A Hasid consulted Rabbi Menahem Mendel of Kotzk about his anxiety.
“Don’t worry,” advised the rabbi. “Pray to God with all your heart, and the good Lord will have mercy on you.”
“But I don’t know how to pray,” protested the distraught Hasid. Pity surged into the heart of the rabbi as he told the poor man:
“Then you have indeed a great deal to worry about.”1
Another Hasidic rabbi, Simha Bunim of Pshiskhe, used to say that if your heart is full of worry, you can lighten it through ardent prayer and gain faith in God’s mercies.2
These rabbis, who lived around 1800 in an area that is now Poland, might have counseled the worried man to attend the synagogue when the congregation gathered to pray, and concentrate on the prayer ritual wholeheartedly. Such concentration would leave no room for worry. They knew that by praying three times a day, the Jew would have regular “time-out” from his worries, and would thus limit his worrying and prevent it from taking over his life.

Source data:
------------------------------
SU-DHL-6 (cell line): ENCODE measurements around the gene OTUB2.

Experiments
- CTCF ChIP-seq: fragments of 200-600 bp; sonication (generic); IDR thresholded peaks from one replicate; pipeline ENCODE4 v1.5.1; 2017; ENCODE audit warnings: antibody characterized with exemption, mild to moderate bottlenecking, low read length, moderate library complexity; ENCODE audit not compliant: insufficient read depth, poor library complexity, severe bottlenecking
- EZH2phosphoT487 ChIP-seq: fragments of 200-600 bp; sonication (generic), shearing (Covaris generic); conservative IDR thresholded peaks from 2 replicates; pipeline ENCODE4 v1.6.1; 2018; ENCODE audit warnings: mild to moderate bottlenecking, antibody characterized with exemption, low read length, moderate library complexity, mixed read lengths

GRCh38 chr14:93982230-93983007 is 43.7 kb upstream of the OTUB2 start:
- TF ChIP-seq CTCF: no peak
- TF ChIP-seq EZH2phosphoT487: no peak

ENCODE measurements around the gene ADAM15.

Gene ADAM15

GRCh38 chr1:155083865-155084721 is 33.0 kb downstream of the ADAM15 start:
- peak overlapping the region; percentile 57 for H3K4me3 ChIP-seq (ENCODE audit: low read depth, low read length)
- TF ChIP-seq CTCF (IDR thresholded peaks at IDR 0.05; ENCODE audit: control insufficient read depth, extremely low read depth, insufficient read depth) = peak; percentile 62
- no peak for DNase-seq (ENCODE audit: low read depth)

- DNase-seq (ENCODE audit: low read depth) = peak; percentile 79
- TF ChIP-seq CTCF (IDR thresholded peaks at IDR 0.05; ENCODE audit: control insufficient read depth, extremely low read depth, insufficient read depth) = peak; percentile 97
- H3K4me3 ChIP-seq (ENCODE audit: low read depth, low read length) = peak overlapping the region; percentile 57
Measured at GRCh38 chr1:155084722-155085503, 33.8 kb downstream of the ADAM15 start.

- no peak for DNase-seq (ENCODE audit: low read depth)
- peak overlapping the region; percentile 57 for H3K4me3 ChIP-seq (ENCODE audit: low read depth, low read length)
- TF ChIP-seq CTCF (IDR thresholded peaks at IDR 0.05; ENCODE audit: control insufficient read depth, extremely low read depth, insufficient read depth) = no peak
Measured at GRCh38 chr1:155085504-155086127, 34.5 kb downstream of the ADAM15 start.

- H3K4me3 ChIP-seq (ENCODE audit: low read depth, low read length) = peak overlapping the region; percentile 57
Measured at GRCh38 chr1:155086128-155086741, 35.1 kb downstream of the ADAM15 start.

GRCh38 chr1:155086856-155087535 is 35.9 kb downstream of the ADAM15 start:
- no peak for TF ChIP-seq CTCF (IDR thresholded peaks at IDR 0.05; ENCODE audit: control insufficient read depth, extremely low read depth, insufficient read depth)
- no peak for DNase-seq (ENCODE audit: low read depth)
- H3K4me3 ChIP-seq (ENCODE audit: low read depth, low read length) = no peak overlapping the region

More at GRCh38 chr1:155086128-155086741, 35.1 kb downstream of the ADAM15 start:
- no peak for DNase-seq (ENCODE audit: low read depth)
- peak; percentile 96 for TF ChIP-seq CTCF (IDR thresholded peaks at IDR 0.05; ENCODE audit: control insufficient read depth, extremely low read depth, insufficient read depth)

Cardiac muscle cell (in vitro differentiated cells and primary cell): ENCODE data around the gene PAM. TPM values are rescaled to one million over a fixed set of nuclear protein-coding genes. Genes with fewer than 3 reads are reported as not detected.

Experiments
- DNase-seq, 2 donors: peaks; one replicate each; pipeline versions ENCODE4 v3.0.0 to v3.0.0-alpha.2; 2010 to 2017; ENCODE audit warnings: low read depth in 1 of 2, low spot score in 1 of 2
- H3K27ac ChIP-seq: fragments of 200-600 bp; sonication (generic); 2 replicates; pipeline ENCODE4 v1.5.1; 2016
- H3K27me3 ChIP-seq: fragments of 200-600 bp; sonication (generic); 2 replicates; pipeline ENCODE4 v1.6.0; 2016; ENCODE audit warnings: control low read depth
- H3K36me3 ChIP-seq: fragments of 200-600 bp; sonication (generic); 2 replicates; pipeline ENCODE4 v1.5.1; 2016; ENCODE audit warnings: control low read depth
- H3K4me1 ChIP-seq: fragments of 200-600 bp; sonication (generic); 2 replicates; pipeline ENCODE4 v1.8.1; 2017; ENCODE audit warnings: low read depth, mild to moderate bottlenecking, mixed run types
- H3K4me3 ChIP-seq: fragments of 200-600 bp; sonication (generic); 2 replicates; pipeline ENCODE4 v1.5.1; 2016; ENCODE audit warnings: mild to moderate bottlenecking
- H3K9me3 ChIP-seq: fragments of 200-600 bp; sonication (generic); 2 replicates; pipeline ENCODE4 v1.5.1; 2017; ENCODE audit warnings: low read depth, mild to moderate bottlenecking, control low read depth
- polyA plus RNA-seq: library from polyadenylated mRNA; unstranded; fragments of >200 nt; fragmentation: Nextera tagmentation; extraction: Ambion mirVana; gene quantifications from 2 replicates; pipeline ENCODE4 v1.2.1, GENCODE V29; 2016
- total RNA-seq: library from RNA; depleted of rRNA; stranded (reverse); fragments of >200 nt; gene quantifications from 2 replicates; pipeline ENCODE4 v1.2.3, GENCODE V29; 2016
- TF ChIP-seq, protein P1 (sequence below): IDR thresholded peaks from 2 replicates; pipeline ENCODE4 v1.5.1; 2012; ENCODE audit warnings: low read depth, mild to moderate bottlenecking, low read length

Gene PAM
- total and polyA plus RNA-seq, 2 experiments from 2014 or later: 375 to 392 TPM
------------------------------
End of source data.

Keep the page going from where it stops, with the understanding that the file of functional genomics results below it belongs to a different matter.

Alternatively, these eastern European rabbis might have advised the Hasid to share his worries with God in a personal confession, admitting all that weighed down his heart. They could have assumed that such a prayer would have a cathartic effect; it would release tension and uplift him. We will see that Jews have often talked about their worries to God in their private prayers. They have also shared their worries with others while they pray. Prayer often connects the